What's it like to be a Beginner?

Below are 3 perspectives of what it is like to be a newbie
- Kate's View
- Tami's View
- Sue View

Katie’s Newbie Perspective

This was my first official season of racing. I came from a tri background and don't really miss it. Cycling is so much simpler in a way. Not nearly as much stuff to keep track of for a race. No transitions, no wetsuit, goggles, no dilemma over socks/no socks, shoes clipped in or not. Just get on your bike and pedal. But the only thing I do miss is that it was easier for me to identify my strengths (swimming and transitions) and my weaknesses (or as I like to call it, 'my tri-nemesis' which was running). I formed my plan for the off season to work on running, power and endurance. Racing season was usually 3 races. Maybe 5 top. Heavy mental preparation for those select few races and then on the big day, I'd exploit my swim as best as I could to gain time for my abysmal running leg.
Cycling is different. After a season of racing, I'm still not sure what I'm good at and what I'm not. I raced a variety of races but it's still not clear as to what I should do next or focus on for next season. I often over-train and Joel Friel's "Cyclist Bible" makes no sense to me whatsoever. I know it should, but it doesn't. I know I need to hire a coach but I'm reluctant to do so for various reasons. Mostly it's the thought that as a newbie cyclist, I'm just not worth it.
This is the most dangerous train of thought to hop aboard as a Newbie. There are multiple ways on how this sabotages you as an athlete new to racing. Here are some you may be familiar with:
I'm only a Cat 4 so...

I don't have to have a training plan.
My diet doesn't really matter.
Sleep doesn't really matter.
It doesn't matter if I warm up before a race.
It doesn't matter where or when I line up.
I don't deserve to fight for a position in the
registration line
porta-potty line
warm-up laps
race itself
Over-training doesn't apply to me.
An off-season doesn't apply to me.

Obviously this is complete crap when you look at it. However, I would say that it took me at least 10 races before I didn't constantly have these negative trains of thought running through my head. And even yesterday, late into my first cx season (well, late for me), I STILL battled these feelings. That feeling that everyone else who is racing seems to know what's going on more and will be faster.
I think when I start to consider myself "a racer" instead of someone who is "trying out bike racing" then I'll allow myself to succeed. I had several podium finishes over the summer, but always found myself negating them. I'm only a Cat 4. Like it matters. Well, yes and no. Does it matter the way a Cat 1 podium finish matters within the local/national cycling community? No. Does it matter to my two little girls who are 7 and 9? Yes. Do my non-cycling friends and family understand that I'm on the lowest rung of the bike racing ladder? No. They think I'm a super-star. Why not let this misconception go on instead of always immediately dispelling it? I am a completely average athlete, person, and mom. But when I race, even if I suck, I am a superstar. That's what being a newbie racer is. Allowing yourself to become a totally average super-star even if you think you don't deserve it.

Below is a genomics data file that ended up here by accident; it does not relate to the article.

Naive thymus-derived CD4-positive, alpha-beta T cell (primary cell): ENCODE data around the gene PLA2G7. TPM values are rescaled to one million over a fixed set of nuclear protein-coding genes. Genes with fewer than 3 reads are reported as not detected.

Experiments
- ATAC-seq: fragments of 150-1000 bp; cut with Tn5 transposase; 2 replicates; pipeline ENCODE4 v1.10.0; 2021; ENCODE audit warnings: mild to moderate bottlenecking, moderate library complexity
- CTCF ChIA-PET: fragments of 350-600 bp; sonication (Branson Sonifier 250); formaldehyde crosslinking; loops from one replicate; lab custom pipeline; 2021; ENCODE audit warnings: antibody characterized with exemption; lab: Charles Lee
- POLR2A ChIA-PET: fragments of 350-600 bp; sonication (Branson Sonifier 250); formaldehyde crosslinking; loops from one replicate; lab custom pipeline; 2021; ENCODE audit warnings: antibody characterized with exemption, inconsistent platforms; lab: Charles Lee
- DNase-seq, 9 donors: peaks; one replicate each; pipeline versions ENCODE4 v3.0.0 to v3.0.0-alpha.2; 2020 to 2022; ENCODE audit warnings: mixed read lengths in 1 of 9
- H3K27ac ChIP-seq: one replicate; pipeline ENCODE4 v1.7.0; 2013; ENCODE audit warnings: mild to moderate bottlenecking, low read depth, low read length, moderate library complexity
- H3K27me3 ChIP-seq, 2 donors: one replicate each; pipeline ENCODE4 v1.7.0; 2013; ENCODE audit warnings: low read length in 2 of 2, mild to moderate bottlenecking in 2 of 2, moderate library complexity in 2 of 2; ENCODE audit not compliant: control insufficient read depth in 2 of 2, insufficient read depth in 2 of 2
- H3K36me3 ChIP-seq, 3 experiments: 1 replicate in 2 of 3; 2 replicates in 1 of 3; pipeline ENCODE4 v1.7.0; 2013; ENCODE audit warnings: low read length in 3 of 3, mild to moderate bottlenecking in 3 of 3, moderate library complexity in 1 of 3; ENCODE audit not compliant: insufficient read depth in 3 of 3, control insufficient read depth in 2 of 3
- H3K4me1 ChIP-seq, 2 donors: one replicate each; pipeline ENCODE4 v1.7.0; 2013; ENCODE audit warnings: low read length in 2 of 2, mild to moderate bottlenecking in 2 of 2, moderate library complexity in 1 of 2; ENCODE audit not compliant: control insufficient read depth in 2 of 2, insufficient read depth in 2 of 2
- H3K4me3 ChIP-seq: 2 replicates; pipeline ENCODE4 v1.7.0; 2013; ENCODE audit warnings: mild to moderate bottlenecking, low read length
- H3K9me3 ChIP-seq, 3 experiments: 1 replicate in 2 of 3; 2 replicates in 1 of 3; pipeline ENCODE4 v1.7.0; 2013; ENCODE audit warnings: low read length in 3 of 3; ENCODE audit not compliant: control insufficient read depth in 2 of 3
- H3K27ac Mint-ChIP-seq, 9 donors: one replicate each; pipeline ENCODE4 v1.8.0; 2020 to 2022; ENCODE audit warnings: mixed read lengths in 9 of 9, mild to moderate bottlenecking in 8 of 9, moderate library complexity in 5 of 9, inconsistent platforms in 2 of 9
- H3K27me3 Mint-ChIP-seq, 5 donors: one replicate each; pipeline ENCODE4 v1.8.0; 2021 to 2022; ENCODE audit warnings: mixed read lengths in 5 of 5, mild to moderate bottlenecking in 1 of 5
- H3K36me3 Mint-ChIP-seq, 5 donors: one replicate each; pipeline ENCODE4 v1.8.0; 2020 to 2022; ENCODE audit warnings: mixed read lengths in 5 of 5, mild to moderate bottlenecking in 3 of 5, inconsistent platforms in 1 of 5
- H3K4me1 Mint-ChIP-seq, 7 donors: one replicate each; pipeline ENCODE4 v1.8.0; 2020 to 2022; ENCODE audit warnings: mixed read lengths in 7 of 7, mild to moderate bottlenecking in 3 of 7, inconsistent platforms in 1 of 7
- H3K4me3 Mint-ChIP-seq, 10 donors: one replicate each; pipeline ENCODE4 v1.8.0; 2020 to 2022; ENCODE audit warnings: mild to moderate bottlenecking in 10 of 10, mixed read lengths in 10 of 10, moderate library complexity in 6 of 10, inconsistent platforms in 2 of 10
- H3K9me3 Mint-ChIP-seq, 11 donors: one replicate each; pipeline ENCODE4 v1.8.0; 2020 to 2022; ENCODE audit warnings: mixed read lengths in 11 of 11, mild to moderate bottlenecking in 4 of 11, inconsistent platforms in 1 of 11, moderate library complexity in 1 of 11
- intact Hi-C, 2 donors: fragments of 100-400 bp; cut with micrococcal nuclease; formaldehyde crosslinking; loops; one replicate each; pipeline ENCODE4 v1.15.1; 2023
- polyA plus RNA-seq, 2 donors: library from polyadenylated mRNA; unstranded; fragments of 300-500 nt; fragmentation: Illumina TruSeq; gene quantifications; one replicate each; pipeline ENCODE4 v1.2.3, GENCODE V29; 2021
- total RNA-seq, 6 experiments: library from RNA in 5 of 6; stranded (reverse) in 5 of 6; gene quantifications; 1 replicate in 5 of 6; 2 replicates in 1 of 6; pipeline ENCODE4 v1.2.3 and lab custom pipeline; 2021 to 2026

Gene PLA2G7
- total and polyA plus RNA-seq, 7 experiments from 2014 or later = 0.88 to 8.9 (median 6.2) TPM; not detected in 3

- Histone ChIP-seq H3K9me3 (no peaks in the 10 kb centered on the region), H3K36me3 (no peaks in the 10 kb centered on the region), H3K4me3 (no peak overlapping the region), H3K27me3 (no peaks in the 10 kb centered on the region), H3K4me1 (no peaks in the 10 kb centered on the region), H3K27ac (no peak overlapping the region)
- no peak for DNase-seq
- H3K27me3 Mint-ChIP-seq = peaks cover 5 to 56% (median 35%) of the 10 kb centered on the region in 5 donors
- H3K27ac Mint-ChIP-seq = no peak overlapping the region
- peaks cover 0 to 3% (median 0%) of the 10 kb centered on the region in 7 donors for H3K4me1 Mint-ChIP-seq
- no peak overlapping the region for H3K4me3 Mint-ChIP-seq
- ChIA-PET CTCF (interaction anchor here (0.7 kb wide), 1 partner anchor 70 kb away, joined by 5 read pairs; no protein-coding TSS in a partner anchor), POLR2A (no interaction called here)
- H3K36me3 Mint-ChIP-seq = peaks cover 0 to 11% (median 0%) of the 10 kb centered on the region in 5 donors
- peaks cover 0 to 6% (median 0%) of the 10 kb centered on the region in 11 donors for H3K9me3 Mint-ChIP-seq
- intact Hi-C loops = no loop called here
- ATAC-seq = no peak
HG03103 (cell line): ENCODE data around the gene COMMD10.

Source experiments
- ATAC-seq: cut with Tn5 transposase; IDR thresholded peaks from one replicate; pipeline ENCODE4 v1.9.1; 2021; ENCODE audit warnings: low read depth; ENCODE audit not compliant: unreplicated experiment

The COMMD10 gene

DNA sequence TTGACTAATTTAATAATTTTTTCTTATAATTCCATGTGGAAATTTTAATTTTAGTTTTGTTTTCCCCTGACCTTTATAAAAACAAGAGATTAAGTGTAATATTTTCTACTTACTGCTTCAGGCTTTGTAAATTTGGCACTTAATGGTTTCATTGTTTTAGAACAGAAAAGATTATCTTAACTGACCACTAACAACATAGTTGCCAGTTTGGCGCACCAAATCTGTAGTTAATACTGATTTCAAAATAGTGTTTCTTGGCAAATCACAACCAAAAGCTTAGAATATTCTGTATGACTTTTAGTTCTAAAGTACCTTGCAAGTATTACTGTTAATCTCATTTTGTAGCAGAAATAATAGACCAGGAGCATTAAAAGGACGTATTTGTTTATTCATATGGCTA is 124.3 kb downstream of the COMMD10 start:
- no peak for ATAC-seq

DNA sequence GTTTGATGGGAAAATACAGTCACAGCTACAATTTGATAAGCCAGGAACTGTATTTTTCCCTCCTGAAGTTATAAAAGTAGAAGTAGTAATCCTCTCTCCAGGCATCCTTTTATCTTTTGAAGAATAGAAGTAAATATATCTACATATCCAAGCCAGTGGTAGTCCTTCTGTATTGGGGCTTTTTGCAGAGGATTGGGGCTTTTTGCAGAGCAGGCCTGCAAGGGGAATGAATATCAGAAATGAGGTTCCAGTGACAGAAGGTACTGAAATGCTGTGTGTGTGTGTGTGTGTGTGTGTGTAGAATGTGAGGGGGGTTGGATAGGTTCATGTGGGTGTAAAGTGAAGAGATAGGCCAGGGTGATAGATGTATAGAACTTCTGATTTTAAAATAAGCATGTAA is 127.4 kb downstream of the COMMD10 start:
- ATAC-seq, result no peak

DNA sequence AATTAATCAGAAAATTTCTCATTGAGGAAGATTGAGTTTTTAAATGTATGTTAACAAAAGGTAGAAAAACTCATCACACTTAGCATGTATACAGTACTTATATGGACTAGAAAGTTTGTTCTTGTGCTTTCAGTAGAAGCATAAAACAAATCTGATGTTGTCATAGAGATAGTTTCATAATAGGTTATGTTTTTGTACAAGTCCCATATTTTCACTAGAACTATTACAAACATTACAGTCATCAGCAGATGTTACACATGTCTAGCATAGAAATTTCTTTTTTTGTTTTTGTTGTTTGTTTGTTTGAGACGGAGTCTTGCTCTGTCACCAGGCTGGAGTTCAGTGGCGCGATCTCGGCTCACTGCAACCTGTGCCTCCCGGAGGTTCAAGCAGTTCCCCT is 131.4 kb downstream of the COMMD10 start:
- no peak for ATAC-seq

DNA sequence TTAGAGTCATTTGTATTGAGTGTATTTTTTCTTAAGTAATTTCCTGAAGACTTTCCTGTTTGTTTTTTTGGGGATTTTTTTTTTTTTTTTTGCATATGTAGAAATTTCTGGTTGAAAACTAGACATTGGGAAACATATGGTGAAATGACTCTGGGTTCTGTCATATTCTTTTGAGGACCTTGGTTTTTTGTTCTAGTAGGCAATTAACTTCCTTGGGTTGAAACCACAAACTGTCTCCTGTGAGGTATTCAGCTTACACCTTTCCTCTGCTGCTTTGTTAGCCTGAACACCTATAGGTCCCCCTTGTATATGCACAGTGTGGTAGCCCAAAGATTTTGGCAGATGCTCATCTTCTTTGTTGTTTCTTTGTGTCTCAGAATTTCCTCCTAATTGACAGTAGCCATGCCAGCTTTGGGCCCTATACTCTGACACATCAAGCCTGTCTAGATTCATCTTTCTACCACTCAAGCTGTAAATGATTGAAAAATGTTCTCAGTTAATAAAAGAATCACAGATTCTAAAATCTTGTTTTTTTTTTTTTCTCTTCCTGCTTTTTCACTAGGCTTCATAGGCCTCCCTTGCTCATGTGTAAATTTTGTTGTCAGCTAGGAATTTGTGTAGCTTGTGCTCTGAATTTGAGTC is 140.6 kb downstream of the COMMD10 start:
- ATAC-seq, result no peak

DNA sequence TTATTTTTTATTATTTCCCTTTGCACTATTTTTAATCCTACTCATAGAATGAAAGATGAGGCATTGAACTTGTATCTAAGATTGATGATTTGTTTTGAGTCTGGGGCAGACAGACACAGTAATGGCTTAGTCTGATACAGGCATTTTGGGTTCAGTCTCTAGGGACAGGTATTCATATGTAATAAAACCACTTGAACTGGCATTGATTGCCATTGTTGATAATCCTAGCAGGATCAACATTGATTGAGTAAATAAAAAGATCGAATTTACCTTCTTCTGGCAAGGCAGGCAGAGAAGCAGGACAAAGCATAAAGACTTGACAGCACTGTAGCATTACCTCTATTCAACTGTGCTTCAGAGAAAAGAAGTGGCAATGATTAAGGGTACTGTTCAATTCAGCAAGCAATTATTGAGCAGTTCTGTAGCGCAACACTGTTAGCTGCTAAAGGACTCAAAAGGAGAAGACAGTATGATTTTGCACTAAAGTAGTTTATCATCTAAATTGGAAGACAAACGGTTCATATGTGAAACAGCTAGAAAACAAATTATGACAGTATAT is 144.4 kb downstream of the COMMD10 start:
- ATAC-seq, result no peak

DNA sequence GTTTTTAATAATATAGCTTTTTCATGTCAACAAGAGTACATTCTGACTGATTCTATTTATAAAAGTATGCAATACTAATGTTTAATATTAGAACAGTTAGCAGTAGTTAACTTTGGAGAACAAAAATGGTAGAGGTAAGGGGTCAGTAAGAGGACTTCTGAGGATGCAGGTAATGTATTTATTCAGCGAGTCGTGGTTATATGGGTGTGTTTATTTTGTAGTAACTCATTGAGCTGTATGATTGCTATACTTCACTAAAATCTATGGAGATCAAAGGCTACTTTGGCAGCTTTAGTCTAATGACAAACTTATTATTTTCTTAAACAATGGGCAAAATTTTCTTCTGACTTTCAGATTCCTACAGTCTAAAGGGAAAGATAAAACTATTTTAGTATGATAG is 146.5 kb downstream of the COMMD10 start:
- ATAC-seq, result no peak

What's it like to race? Do you remember that void of not knowing what it is like to race a bike? What will it be like, will I crash and get a compound fracture, will I win and get to do some crazy Peter Sagan victory arm dance thingy? Will I get kissed by two chicks at the same time? But for many this world of shaved legs, embrocation, glued tires and the assumption that everyone dopes, is a lot to take in and to decide to step into if they want to give this cyclcross thing a try. Last year we ran a Coffee Talk Tuesday on Getting more Newbies to try out Bike Racing that got a lot of good discussion. Also last year Primal sponsored a race, Primalpalooza, which had a category that was JUST FOR BEGINNERS and according to ACA records 45 people raced in it. That is 45 people who had never done a cx race before!

This year PrimalPalooza is back September 29th and so is the the Beginner race so tell your friends, co-workers, girlfriends and/or boyfriends, bosses, etc. Learn more about PrimalPalooza

Tami’s Newbie Perspective